Monday, June 9, 2014
Cold Fava Bean Soup with Sumac
As a child, during the short and lovely Polish summers, I often ate fava beans fresh from the market. We made them as snacks: cooked them, drizzled with melted butter, and sprinkled with salt and dill.
Until recently, that was the only way of serving fava beans I had known. But then I discovered that in other cuisines, fava beans have been much more popular. Especially in Italy, there are many dishes based on fava. I recently tried some of them, including crostini with fava purée or fava served with prosciutto and Peccorino cheese. I will come back to those ideas in this blog, but today, I would like to share a recipe for fava bean soup that I invented inspired by a press article about Yottam Ottolenghi, one of my favorite chefs and an author of several cookbooks.
While talking about the Palestinian-Israeli culinary fusion and its popularity in the world, he talked about many dishes based on the traditional ingredients from the Middle East. Among them, he mentioned the cold fava soup that is served in one of his restaurants. Since I happened to have a bag of fresh fava beans in my refrigerator, on one of the hot days that we finally started having in the DC area, I decided to try to recreate a cold fava soup.
I said "recreate", because there were no ingredients shared for that soup other than the chili oil sumac--a sour spice my Afghan friend introduced me to, and which I have already used in many recipes. As a result, this soup had to be a bit of an experiment, which turned out nice enough for me to share this recipe. As usual, it is best to use fresh beans and double shell them. If fresh are not available, your local Middle Eastern store certainly carries, all year long, double-shelled frozen fava beans, which could be used instead.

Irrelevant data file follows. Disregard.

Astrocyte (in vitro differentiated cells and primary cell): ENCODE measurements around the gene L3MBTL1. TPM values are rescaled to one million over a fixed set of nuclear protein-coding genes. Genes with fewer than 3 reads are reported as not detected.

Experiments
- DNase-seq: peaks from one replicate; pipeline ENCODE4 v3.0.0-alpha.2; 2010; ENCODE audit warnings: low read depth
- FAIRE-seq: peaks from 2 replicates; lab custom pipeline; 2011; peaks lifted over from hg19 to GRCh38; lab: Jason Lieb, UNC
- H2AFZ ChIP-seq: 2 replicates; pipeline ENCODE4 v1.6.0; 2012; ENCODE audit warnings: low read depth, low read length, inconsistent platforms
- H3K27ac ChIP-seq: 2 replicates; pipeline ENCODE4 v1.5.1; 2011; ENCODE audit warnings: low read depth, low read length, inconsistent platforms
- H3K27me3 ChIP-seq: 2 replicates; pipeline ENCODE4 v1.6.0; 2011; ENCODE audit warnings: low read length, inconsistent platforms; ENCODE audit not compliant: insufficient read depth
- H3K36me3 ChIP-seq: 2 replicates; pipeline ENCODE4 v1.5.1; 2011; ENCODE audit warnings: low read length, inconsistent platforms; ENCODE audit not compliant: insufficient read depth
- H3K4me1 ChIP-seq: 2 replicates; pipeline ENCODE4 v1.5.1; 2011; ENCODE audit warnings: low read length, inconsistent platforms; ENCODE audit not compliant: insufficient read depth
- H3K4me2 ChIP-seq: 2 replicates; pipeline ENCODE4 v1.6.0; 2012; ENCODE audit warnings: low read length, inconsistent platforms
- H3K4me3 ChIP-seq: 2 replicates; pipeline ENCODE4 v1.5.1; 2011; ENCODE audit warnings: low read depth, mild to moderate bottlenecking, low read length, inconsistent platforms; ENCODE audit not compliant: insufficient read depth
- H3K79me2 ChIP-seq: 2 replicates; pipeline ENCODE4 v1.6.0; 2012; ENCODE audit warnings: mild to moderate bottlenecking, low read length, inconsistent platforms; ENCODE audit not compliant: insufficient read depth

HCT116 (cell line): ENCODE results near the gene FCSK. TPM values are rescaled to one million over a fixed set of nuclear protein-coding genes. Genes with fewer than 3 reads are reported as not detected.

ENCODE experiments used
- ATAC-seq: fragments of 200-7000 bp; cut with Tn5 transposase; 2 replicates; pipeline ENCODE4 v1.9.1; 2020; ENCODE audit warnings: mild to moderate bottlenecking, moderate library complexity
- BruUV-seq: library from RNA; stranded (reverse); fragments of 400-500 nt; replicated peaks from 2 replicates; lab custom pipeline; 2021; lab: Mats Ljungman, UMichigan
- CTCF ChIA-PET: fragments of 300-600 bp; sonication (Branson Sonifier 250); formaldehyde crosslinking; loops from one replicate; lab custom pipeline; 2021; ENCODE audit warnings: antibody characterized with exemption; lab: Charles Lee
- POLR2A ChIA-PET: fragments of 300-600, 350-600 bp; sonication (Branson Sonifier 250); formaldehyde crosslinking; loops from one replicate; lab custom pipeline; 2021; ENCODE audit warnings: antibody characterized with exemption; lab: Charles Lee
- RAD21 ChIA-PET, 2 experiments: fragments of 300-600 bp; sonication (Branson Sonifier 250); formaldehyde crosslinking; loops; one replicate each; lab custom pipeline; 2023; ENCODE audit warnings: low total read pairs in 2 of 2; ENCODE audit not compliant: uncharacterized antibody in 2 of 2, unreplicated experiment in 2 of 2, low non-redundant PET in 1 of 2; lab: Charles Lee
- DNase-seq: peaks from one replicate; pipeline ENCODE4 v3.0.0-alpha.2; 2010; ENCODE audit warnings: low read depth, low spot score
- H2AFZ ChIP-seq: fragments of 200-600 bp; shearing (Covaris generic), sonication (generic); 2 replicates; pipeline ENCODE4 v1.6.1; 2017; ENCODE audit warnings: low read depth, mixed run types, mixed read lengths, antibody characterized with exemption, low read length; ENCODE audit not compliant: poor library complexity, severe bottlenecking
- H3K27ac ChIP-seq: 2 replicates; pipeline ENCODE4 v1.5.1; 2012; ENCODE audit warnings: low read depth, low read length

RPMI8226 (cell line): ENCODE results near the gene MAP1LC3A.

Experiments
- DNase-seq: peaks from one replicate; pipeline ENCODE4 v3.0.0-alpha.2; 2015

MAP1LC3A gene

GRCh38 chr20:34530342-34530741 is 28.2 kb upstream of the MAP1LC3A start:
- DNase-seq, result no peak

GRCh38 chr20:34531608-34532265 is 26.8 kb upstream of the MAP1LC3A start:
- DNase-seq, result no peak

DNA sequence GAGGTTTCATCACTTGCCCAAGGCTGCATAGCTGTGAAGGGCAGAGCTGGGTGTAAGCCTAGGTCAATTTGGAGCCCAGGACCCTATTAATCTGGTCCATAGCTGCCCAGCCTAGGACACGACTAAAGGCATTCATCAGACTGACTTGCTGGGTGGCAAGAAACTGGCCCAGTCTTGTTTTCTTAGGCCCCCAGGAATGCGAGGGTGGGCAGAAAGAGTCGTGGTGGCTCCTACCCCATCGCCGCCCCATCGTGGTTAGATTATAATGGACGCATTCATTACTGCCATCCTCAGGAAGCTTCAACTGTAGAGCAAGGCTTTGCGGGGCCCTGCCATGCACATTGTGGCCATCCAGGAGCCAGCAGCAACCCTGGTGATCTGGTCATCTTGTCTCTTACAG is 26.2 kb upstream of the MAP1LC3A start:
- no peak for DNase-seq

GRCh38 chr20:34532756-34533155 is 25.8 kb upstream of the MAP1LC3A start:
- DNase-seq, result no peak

Cold Fava Bean Soup
12 oz fresh double-shelled fava beans,
2 shallots finely chopped,
2 tbsp olive oil,
3 tbsp Lebne (middle eastern kefir-based white cheese, now available in many food stores),
2 tbsp lemon juice,
3 tsp sumac,
2 tsp chili oil,
salt and pepper to taste.
1. Heat the oil and sauté shallots on medium heat for about 5 minutes, until transparent. Add fava beans and fry together for about 3 minutes.
2. Pour 4 cups of water in the pot and bring beans to boil. Reduce heat, and boil briefly, for about 3 minutes, until beans become soft but are still bright green. Season with salt and pepper and cool completely.
3. Add two tbsps of Lebne cheese and lemon juice to the soup and, using a food processor or a hand mixer, purée the soup.
4. Divide the soup between bowls, finish with a small dollop of Lebne cheese. Sprinkle the soup with sumac and drizzle with chili oil.
5. Serve at room temperature.